67 Pages Posted: 9 May 2014 Last revised: 28 Apr 2015
Date Written: March 10, 2015
Over the past forty years, environmental trading systems have emerged as one of the primary innovations of American environmental law. In fields ranging from climate change mitigation to wetlands protection, regulated entities now may proceed with otherwise proscribed activities in return for providing extra protection at some other place or time. At their best, these trades achieve environmental goals while increasing flexibility and lowering the economic costs of regulation. In practice, that promise has not always been achieved, and the emergence of environmental trading systems has at times been quite controversial. But they have become increasingly pervasive.
This Article considers environmental trading in a new context. The United States contains tens of thousands of dams, and these dams have drastically altered river systems. While many of these dams also provide important societal benefits, a major reconfiguration of America’s dams would greatly improve those dams’ collective balance between benefits and harms. To date, that kind of major reconfiguration has not taken place. But a restoration project on Maine’s Penobscot River illustrates how trading might create such change. By exchanging reduced environmental regulatory constraints and increased energy generation in some locations for dam removals and other environmental improvements elsewhere, the project will create major environmental improvements without any loss of hydropower.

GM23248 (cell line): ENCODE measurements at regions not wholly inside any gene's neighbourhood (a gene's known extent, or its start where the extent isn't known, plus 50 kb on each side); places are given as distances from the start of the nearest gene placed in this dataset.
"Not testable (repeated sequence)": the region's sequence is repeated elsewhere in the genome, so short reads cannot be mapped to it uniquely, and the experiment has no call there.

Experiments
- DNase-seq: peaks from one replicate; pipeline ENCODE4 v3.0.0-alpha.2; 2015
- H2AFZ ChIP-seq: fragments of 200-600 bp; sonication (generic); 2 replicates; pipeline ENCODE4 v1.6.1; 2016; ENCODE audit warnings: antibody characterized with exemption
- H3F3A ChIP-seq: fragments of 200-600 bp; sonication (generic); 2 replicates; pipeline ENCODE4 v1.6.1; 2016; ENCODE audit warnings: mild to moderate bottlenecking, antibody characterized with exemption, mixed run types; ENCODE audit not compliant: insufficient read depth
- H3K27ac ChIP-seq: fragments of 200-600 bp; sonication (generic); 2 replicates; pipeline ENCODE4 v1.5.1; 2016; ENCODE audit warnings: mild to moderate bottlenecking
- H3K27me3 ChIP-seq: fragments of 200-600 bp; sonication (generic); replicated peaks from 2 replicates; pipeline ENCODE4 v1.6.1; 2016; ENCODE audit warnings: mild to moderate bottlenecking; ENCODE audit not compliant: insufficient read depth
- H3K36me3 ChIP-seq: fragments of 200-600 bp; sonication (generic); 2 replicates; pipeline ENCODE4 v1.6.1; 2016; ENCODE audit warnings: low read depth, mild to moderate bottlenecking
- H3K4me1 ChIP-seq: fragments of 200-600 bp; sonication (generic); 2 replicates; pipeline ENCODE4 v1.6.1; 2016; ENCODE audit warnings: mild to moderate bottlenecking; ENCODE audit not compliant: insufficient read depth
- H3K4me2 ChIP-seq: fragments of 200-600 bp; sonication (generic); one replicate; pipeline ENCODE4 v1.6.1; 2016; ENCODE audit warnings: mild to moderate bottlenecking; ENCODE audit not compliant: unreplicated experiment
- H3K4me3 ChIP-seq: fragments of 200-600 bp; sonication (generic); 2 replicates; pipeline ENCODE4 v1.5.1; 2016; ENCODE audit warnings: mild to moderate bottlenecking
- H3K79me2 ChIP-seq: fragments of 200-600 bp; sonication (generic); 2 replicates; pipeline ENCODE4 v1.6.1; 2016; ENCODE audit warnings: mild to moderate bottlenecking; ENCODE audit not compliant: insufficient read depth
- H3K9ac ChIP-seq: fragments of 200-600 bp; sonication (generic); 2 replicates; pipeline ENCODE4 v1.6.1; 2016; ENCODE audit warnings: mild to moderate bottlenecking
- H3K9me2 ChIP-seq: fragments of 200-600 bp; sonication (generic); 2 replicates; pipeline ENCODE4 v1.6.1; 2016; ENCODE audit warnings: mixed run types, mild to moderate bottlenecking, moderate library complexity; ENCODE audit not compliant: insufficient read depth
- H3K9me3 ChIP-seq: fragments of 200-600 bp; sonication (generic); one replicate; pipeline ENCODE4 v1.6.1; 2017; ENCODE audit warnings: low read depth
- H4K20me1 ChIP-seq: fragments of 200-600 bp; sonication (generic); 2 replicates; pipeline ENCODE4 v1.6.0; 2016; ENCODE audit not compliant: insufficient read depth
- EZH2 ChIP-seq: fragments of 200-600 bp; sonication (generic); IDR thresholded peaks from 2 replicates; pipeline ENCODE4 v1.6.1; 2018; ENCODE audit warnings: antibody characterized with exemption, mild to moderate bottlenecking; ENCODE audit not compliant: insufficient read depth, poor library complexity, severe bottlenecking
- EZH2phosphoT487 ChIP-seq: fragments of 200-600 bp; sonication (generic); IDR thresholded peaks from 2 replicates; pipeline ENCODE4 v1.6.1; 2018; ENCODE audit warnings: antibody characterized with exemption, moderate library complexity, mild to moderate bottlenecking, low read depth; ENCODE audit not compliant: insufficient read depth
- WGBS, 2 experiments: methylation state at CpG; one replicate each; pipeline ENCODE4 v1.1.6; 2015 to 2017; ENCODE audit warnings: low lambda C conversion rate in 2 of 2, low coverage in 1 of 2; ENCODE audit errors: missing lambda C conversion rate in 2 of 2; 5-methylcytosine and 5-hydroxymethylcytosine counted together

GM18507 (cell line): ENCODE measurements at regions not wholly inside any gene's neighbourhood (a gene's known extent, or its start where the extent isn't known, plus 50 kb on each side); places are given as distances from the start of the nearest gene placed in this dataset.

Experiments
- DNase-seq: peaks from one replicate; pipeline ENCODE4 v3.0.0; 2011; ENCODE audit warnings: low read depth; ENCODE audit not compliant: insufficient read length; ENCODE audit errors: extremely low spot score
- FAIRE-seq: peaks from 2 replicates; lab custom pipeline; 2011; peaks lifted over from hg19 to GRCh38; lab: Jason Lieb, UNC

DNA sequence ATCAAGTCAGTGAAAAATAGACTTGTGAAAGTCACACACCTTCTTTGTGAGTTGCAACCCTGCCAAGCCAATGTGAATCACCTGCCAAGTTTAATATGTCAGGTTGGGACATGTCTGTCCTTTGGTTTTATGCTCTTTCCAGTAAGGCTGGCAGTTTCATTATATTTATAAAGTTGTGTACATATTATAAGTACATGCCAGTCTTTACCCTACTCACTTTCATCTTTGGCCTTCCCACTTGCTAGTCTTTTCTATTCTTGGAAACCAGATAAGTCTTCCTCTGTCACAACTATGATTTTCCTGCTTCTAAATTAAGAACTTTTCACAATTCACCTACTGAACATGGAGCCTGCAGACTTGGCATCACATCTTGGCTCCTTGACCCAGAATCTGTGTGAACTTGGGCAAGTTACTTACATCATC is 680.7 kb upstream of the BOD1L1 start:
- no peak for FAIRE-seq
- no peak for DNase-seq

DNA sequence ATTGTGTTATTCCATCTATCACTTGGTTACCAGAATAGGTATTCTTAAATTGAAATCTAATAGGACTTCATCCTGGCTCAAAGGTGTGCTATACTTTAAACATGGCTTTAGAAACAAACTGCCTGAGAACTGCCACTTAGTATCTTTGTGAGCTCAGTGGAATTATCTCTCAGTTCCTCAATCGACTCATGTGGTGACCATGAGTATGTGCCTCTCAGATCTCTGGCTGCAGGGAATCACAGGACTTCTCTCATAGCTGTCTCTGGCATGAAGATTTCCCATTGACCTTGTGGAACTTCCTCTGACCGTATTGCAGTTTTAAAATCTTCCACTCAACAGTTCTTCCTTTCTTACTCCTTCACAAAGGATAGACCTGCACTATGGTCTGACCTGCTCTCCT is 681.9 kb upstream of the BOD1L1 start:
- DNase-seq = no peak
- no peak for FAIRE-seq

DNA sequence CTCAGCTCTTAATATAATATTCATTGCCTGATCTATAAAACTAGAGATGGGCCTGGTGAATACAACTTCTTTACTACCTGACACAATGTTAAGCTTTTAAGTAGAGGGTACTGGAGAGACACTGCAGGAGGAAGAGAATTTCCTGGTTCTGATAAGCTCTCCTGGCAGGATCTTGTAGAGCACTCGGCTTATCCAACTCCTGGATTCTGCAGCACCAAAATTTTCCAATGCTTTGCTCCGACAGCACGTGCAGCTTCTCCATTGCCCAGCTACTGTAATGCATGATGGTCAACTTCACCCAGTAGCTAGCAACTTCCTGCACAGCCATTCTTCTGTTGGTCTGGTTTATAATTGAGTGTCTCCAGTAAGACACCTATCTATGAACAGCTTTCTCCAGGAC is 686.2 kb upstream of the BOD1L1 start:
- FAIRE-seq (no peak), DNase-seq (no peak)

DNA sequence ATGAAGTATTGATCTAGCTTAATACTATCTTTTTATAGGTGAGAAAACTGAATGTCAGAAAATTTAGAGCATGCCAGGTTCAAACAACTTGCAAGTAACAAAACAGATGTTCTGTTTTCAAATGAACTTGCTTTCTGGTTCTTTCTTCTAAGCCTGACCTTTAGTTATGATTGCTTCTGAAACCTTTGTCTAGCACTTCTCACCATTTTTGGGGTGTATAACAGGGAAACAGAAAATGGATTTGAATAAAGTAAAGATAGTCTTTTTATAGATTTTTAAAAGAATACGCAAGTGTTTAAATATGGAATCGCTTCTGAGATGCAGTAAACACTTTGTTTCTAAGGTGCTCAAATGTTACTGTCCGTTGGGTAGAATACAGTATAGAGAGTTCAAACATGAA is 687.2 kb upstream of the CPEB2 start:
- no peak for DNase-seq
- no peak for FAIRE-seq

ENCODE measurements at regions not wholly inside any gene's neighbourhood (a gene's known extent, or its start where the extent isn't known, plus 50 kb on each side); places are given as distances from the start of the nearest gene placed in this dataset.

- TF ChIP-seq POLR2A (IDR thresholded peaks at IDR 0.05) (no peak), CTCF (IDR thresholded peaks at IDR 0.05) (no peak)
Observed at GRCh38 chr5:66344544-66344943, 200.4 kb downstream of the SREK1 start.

Using that project as a model, this Article analyzes how trading systems might facilitate better reconciliation of the positive benefits and negative impacts of dams. Our conclusions are qualified; while we argue that trading systems hold promise, applying them to dams will not be easy. Nevertheless, the concept is worth pursuing, and we offer a series of legal reforms to that end. More broadly, the analysis illustrates both the promise and the challenges that face environmental trading systems as they continue their expansion through the field of environmental law.
Keywords: dams, dam removal, hydropower, environmental trading system, mitigation, Penobscot
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